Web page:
Tuesday, December 24, 2013


Sad news on this Christmas Eve......Nicolas, one of the elders in the ElderCare program, passed away last night. He was a quiet man who was always surrounded by his loving family. Please pray for his family as they mourn his passing so close to Christmas and for our long term missionaries and employees who will be helping with funeral arrangements. What a gift for him though.....to spend Christmas in the arms of Christ!

Thursday, December 19, 2013

A Roof for Clelie

Clelie is one of the newest elders to our program and is the grandmother of two of the boys at Grace Village.  Her home was severely damaged from a house fire over a year ago, so she has been living with family in an already over crowded home.  This is her home, with layers of burnt tin, tarps, logs and concrete block as a roof to try to keep her belongings safe.
Recently, a team visited her and really wanted to do something to help her.....to give her the dignity of living in the home she owned.  This is always a sticky situation....we don't want to give handouts which can rob a person of dignity, create bad expectations of Americans and take away jobs from Haitians.  We also have to be careful of making improvements to rented homes, which could cause rent to be increased.  Luckily, Clelie owns this home.
Meanwhile, there is this amazing program going on at Grace Village for the older boys (one of Clelie's grandsons included) who are transitioning out of the orphanage.  They are learning skills to survive on their own and be contributors to their community.  One of the skills they wanted to learn was construction.  And what better way to learn, than to put a roof on the home of an elderly person in their community!
While there are challenges with putting a new roof on an old structure, with areas of crumbling and un-level walls, the boys were taught how to problem solve, work as a team, use their resources in the best way possible and how to give back to their community with their time and talents.  The investment from Americans was minimal, allowing Haitians to be the ones to give to each other.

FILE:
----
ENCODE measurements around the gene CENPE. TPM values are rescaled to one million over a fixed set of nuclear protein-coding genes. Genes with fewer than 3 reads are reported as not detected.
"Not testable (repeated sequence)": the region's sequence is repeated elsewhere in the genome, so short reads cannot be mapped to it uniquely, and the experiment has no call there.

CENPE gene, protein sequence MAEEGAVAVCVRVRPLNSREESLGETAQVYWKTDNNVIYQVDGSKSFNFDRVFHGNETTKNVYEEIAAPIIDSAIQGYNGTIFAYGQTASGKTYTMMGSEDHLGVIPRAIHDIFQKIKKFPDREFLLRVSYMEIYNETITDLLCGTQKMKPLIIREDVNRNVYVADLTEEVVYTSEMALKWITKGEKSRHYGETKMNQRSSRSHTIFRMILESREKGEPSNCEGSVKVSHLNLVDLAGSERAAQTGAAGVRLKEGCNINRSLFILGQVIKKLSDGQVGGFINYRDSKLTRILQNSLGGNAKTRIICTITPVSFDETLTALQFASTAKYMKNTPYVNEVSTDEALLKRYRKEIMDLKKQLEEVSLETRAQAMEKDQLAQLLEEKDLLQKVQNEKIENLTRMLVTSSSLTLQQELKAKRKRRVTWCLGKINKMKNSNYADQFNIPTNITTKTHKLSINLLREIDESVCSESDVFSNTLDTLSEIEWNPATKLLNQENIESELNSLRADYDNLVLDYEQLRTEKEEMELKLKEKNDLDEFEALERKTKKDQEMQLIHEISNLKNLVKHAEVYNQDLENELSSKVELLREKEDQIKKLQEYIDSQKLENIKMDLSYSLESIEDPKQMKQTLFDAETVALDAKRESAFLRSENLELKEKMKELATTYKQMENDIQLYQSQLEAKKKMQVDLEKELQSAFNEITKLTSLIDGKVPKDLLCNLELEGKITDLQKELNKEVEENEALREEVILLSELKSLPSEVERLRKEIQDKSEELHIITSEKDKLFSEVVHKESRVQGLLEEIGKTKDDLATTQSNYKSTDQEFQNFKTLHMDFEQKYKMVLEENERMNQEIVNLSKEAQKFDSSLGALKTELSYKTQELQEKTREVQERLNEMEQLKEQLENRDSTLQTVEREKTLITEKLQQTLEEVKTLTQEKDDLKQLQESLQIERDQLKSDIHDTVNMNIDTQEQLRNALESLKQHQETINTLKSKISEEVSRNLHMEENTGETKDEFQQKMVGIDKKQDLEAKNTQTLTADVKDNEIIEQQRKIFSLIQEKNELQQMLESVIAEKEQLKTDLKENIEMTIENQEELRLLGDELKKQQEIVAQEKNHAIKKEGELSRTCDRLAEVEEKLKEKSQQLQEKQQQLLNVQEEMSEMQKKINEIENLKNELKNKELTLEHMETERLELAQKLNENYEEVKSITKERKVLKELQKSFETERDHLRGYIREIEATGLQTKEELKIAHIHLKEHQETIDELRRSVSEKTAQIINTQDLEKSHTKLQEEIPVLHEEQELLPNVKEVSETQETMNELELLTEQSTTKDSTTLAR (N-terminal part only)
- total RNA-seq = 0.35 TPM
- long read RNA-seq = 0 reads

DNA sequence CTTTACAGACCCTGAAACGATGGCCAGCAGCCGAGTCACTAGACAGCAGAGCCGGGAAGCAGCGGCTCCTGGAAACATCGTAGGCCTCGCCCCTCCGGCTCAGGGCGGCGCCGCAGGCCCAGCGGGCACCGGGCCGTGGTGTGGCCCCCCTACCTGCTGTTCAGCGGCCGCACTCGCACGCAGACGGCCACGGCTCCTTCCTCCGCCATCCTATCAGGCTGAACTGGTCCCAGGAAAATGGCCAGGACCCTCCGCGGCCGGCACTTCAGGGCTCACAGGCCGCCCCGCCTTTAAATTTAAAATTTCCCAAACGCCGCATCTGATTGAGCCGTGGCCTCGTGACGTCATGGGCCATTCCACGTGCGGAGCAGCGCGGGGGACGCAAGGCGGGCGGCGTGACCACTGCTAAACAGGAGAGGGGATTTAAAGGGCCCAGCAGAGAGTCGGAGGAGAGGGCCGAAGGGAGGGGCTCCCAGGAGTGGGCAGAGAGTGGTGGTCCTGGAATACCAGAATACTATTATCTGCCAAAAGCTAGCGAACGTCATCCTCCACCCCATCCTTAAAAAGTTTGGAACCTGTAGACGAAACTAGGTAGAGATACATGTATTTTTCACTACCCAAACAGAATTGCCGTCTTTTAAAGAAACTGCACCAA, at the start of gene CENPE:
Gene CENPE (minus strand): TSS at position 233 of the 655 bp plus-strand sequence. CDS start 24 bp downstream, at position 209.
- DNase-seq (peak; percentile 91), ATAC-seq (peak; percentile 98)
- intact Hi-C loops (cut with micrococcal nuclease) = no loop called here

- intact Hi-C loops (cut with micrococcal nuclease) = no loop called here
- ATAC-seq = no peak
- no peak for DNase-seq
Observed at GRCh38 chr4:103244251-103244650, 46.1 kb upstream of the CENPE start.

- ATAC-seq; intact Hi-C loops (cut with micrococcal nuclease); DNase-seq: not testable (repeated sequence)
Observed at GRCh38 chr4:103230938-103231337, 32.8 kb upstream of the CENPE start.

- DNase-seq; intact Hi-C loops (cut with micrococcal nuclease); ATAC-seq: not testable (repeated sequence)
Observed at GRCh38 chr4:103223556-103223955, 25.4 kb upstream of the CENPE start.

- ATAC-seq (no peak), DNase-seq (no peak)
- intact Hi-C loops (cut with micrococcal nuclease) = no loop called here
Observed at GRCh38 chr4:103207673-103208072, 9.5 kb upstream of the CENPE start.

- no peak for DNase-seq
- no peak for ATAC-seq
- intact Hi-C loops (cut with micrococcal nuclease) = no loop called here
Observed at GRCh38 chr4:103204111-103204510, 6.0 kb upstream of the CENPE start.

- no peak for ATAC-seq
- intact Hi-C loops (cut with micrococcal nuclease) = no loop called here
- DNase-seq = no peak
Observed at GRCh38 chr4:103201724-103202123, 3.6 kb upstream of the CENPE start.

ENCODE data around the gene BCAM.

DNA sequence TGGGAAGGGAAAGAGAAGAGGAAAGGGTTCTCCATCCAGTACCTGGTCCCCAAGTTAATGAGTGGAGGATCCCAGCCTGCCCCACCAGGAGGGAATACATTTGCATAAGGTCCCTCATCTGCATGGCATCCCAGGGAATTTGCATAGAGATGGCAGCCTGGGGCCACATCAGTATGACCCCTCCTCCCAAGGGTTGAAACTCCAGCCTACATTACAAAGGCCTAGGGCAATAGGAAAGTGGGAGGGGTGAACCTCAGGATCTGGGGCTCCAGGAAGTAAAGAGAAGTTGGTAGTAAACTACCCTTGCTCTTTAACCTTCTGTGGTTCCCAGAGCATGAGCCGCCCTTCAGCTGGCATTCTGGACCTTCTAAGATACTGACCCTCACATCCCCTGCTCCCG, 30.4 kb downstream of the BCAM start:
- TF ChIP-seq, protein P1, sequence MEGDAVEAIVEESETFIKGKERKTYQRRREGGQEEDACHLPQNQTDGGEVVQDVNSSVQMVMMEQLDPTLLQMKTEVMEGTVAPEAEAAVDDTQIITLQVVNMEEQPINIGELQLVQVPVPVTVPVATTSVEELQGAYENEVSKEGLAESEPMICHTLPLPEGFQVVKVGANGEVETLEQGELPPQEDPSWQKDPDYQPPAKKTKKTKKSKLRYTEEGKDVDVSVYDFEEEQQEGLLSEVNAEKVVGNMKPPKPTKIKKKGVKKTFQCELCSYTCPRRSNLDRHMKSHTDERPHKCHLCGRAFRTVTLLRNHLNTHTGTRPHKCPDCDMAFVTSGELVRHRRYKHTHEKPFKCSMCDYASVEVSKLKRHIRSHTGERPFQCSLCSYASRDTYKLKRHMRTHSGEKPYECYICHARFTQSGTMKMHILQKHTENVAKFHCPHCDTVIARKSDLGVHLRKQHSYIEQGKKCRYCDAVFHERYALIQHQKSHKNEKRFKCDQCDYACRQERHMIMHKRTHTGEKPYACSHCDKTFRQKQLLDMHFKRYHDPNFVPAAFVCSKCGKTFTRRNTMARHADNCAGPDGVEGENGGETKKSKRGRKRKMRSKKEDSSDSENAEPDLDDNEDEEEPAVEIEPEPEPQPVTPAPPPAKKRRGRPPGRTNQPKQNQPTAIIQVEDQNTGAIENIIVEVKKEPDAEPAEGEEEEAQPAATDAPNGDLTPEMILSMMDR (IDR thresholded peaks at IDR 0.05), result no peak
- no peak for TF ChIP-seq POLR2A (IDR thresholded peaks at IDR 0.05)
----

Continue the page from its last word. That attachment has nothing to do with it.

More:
Done in the right way, financial giving for something such as a roof, can provide the opportunity Haitians wouldn't otherwise have to help each other.  And the daily impact of an elderly woman being able to live in her own home is priceless.....


ElderCare Christmas Party

On December 6, the elders were invited to a Christmas Party at the Feeding Center.  Carolle had decorated with balloons, a traditional Haitian Christmas meal was being prepared and gifts were ready.
The beautiful elders all showed up in their finest clothes, excited for the day.

Our team was excited, too.  You see, we were a parent child trip and we were performing the Christmas Pageant for them.
And the wisemen followed the star......

Beautiful Marie with Grace.
Ofhane is one of the sweetest men I know.
Delicious Food!

Tuesday, November 12, 2013

Welcoming Vania to the ElderCare Team!

Hannah & Vania